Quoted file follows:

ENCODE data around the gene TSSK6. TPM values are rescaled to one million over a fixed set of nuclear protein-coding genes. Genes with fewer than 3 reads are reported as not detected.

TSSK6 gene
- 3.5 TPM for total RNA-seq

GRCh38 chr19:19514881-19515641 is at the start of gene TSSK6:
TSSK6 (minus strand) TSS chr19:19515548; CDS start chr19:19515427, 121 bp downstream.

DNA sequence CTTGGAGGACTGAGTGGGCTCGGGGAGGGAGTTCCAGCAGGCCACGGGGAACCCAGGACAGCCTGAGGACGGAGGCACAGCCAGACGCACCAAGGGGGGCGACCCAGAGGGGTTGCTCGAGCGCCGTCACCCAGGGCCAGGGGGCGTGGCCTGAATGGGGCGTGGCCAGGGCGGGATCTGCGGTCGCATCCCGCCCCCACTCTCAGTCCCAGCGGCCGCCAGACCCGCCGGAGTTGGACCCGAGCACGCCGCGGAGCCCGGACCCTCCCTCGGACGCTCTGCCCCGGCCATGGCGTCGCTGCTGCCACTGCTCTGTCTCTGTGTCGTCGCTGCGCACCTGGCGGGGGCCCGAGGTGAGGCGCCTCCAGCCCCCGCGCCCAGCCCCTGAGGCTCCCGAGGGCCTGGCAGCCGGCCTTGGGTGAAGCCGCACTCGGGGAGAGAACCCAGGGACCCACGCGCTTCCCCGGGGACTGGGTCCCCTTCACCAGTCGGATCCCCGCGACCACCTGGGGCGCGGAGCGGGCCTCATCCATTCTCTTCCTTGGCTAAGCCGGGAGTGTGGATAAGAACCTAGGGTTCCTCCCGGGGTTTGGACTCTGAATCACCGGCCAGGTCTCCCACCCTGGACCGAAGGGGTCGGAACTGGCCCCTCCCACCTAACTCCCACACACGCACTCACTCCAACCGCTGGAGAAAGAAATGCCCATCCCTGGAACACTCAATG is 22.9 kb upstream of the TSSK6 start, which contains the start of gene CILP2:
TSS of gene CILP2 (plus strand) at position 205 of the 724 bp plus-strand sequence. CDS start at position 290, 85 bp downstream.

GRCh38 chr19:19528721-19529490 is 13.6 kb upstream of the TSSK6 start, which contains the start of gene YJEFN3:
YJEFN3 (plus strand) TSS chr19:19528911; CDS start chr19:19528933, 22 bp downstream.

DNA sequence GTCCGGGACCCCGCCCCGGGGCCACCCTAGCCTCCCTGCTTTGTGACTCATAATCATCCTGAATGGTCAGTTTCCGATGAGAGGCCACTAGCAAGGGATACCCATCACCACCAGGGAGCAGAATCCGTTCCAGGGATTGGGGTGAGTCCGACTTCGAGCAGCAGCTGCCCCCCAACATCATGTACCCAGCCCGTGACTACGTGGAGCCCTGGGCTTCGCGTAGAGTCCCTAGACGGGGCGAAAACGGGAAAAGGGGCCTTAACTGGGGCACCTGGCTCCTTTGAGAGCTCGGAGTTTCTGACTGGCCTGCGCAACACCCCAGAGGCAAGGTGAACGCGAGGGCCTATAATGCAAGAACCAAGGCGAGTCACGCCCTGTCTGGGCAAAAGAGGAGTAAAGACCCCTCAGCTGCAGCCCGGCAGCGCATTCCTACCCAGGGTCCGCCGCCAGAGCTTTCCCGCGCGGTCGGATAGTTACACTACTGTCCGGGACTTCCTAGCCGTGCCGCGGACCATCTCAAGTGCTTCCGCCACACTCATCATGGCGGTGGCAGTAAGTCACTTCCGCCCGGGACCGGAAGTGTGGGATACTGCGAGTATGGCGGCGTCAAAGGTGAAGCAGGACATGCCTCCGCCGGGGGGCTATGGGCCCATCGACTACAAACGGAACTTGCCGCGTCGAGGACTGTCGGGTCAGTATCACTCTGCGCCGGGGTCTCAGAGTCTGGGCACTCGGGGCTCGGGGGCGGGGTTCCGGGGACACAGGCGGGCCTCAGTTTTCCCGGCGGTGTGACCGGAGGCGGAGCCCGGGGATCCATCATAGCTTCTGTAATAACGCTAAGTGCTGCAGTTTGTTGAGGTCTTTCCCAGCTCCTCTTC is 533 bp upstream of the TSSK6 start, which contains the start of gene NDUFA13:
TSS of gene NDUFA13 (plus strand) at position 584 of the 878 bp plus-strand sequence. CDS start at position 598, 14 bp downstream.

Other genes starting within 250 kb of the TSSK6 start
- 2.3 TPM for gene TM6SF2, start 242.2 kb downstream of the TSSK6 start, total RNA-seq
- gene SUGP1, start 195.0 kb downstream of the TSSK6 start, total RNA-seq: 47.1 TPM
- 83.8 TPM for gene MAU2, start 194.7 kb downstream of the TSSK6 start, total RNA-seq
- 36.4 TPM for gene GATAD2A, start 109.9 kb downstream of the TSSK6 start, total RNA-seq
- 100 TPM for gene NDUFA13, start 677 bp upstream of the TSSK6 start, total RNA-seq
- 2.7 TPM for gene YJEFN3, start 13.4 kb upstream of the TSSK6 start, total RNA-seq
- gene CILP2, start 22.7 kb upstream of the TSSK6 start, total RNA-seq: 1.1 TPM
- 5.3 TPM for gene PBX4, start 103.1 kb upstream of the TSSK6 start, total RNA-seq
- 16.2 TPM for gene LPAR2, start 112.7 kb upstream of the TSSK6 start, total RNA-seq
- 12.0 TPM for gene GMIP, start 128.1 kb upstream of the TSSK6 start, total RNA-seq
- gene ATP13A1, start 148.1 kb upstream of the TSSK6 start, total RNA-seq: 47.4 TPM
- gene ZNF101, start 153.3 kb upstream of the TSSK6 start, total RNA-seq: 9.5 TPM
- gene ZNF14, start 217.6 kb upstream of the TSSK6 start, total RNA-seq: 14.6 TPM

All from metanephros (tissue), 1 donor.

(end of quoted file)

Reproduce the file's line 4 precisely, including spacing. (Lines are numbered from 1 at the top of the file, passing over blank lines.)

GRCh38 chr19:19514881-19515641 is at the start of gene TSSK6: